A highlight from Coronapod: the biomarker that could change COVID vaccines

Nature Podcast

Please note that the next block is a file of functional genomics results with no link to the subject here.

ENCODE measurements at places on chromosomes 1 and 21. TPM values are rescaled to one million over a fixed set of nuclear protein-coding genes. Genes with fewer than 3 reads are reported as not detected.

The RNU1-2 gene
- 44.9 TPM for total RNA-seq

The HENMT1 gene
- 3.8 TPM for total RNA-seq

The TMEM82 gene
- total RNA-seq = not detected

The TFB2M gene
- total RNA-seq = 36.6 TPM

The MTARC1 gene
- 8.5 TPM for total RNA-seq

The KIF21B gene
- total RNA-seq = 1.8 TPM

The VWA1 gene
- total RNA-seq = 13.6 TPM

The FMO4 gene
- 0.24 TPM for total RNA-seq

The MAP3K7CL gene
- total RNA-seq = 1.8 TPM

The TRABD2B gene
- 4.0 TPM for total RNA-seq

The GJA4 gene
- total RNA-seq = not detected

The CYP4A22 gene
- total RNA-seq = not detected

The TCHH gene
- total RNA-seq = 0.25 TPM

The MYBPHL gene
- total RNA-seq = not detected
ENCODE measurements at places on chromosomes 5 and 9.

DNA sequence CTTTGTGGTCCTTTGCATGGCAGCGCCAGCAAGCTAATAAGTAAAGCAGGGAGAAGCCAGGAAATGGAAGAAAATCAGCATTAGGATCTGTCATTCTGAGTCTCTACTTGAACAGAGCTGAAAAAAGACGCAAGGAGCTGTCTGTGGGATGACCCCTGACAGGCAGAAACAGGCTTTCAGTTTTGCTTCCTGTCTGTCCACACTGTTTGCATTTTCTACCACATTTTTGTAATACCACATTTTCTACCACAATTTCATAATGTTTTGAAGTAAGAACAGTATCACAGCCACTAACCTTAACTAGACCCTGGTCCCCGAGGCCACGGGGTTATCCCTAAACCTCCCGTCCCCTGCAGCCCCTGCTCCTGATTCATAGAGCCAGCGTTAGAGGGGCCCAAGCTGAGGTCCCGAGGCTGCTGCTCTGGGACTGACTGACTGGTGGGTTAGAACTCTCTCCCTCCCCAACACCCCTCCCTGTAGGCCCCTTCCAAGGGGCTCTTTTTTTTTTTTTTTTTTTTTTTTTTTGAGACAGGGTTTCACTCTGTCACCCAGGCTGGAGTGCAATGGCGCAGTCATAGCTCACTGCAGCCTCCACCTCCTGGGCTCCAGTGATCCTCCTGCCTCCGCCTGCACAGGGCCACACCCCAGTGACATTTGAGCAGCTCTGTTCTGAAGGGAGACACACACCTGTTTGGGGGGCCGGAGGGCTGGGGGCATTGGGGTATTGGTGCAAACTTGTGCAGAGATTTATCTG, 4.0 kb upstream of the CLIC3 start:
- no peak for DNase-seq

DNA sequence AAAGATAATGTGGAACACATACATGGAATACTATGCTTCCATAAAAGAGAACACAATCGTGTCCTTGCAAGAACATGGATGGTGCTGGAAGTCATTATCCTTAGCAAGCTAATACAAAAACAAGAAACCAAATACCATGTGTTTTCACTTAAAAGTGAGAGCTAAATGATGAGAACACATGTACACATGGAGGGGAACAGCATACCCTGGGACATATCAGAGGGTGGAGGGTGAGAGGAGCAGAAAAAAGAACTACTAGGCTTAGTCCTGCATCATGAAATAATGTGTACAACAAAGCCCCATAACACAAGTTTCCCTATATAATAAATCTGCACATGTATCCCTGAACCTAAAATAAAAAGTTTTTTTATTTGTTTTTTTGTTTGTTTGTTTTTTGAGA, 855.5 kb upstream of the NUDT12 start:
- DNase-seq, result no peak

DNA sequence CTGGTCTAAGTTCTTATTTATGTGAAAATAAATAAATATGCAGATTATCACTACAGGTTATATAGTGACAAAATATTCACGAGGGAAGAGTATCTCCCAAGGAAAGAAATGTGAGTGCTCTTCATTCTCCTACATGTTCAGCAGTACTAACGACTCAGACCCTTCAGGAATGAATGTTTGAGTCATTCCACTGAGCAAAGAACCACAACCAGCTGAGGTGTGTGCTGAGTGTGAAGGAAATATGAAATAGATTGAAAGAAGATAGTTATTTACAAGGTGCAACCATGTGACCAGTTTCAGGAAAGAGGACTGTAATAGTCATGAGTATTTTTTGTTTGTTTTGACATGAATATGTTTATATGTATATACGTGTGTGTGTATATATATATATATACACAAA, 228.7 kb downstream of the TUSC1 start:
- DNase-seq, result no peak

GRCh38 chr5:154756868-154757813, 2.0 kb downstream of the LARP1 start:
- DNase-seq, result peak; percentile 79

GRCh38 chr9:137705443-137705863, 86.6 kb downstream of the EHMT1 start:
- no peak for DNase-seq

In the show. We're going to bring you nature's take on the latest of it. Nineteen developments speaking to experts around the world about research during the pandemic. we're entering a new era. Now we've new covert strategies. There's some new eye knowns and we've got a vaccine hello and welcome to corona pod. I'm noah baker and joining me. This week is corona poed regular and calloway. And how how are you doing not bad. Thanks so you as ever at beavering away. Writing story after story after story about corona virus and the story. You're publishing this week is one. That's been quite a long time coming about correlates of protection. Now there's a lot to dig into here but to start with. Can you tell me what we mean when we say current surge protection. Yeah so it's looking at cove in nineteen vaccines or vaccines in general. And anytime you have a vaccine. Unless it's one hundred percent effective they're going to be people who get vaccinated and unfortunately still get infected on. The vast majority of people who are protected by the vaccine so quarrel protection is an immune measurement or some kind of measurement or biomarker. That tells you which is which which are going to be protected in which people might not be an. This is a really important and useful marker for immunologists people that are designing vaccines to know. Why what is it that so kind of coveted about this measure. Yeah it's really important critical. Perhaps and i think probably the most relevant application of knowing a core protection for who's vaccines is in the situation where we moved heaven and earth to conduct quite a large number of large field trials whether you give tens of thousands of people either a vaccine or placebo injection than you follow them to see who gets coded and who doesn't and that allows you to directly. Measure the effectiveness of a vaccine. But we're getting to a stage where it's harder to run trials involving thirty forty fifty thousand people either because covered nineteen vaccines are available or they're just too darn expensive and so we want to be able to take vaccines and give them to a smaller number of people and figure out whether they're likely to work or not right. So instead of giving a vaccine to tens of thousands of people and seeing how many people are protected. You look instead for some kind of biological marker be than antibody count or something which we know through these studies to provide a level of protection which is acceptable. Which is what you ultimately used to approve your vaccine exactly in almost all cases for vaccines for viruses. It is some antibody measurement saying you know people produce this level of antibody response. They have a strong likelihood of being protected. Probably not a guarantee you know. That's not how biology tends to work but know strong likelihood and regulators might be willing to say it good enough to deploy in the population provide. Of course it's safe. We're talking about a measure of efficacy. Not necessarily safety here right at the beginning of conversation. I this is a story. That's been a long time coming. Vaccines have been around for quite a while. Now and being being distributed a lot of data has been gathered and yet it's only now that we're starting to see the i kind of really clear data in humans to indicate what this corridor protection might be. Why is it taking so long. And what are we starting to see now. I mean there are a couple of reasons. The first one is is kind of a good one. I mean these these vaccines especially the first ones from visor. Madonna sam successful. It was hard to determine a corlett protection on them. Actually explain one of the most reliable ways that people do is they look in the clinical trial so a large field trial and they look at people who got vaccinated but still got infected. We call these breakthrough cases and they compare them to people who got vaccinated but it didn't get infected and you try and look at. What are the differences in their immune profiles an antibody levels or something like that to see if there's a clear threshold above which you get protection and below which you don't but you need a lot of these breakthrough infections to really get a clear picture of what protects you in what doesn't and with these first vaccines from fines there. Madeira they were so successful especially initially when they presented their first results that they just didn't have the data to to determine a coronado protection now. These trials have continued. They've had more and more breakthrough infections and they have gotten a clearer picture but making these measurements which are kind of measuring really precisely different kinds of antibodies. And maybe even other markers. It's not a simple matter. You know you have to do it in a very repeatable manner. You can't do it in labs all over the country you kind of want it done in the same facility or repeatedly in the same facility like different times. It's it's doing a lot of laboratory work on a lot of samples and then doing a lot of complicated statistics on them. And then checking your answer once twice three times. So that's why it's taking a while to get these answers and that's even more difficult to do when the thing that the vaccines are protecting against is also a moving target. When you have a vaccine is designed to fight one particular variant of the virus and others new variants that have arrived. It gets really tricky. To pick up. Are all of these reasons that people might have different immune responses different exposure. And so oh yeah. Completely described these breakthrough analysis as being the main way and i've heard him described as gold plated. But they're not the only way to come up with a corlett of protection another way that was done with meningococcal vaccines which has been immensely successful in developing new ones to say this trial was seventy percent effective. We're going to draw a line at seventy percent. It's like antibody responses and that's gonna be our threshold are correlated protection. It's worked pretty well for getting new vaccines in this category. So i mean there are other ways of doing this and you're right. It's a moving target and